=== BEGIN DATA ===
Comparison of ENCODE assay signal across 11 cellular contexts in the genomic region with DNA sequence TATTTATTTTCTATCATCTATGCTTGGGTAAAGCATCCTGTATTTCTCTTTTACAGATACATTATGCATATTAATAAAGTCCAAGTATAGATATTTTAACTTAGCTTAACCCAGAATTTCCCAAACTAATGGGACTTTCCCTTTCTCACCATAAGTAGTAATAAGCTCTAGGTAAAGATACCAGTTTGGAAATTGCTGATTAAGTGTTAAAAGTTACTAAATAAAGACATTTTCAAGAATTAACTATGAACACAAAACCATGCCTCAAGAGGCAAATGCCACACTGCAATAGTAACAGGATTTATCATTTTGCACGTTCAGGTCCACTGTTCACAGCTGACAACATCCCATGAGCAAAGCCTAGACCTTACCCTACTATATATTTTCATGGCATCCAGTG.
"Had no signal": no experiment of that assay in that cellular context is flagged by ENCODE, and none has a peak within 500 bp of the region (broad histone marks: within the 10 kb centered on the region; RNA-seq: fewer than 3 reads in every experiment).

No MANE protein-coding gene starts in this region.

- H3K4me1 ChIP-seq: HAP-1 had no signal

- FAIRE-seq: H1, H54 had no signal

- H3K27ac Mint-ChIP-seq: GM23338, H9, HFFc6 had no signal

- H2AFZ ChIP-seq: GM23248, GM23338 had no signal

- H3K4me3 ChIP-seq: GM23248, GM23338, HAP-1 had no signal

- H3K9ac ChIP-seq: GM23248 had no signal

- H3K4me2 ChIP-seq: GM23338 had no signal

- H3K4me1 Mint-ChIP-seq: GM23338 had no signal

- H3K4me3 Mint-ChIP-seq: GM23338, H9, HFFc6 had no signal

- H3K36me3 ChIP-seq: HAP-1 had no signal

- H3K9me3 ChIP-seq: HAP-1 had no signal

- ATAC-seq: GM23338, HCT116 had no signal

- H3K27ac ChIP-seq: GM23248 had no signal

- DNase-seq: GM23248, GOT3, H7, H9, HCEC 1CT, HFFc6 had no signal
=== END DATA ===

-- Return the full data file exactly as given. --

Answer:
Comparison of ENCODE assay signal across 11 cellular contexts in the genomic region with DNA sequence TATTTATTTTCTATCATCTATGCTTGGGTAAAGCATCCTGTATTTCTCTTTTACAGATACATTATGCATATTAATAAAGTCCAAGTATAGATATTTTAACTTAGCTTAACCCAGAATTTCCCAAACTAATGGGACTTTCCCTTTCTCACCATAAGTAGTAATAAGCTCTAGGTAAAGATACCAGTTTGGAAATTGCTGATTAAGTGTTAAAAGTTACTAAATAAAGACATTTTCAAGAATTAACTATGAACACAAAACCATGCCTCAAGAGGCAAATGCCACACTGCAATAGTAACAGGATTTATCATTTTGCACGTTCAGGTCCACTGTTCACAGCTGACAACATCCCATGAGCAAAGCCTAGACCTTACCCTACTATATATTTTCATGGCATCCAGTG.
"Had no signal": no experiment of that assay in that cellular context is flagged by ENCODE, and none has a peak within 500 bp of the region (broad histone marks: within the 10 kb centered on the region; RNA-seq: fewer than 3 reads in every experiment).

No MANE protein-coding gene starts in this region.

- H3K4me1 ChIP-seq: HAP-1 had no signal

- FAIRE-seq: H1, H54 had no signal

- H3K27ac Mint-ChIP-seq: GM23338, H9, HFFc6 had no signal

- H2AFZ ChIP-seq: GM23248, GM23338 had no signal

- H3K4me3 ChIP-seq: GM23248, GM23338, HAP-1 had no signal

- H3K9ac ChIP-seq: GM23248 had no signal

- H3K4me2 ChIP-seq: GM23338 had no signal

- H3K4me1 Mint-ChIP-seq: GM23338 had no signal

- H3K4me3 Mint-ChIP-seq: GM23338, H9, HFFc6 had no signal

- H3K36me3 ChIP-seq: HAP-1 had no signal

- H3K9me3 ChIP-seq: HAP-1 had no signal

- ATAC-seq: GM23338, HCT116 had no signal

- H3K27ac ChIP-seq: GM23248 had no signal

- DNase-seq: GM23248, GOT3, H7, H9, HCEC 1CT, HFFc6 had no signal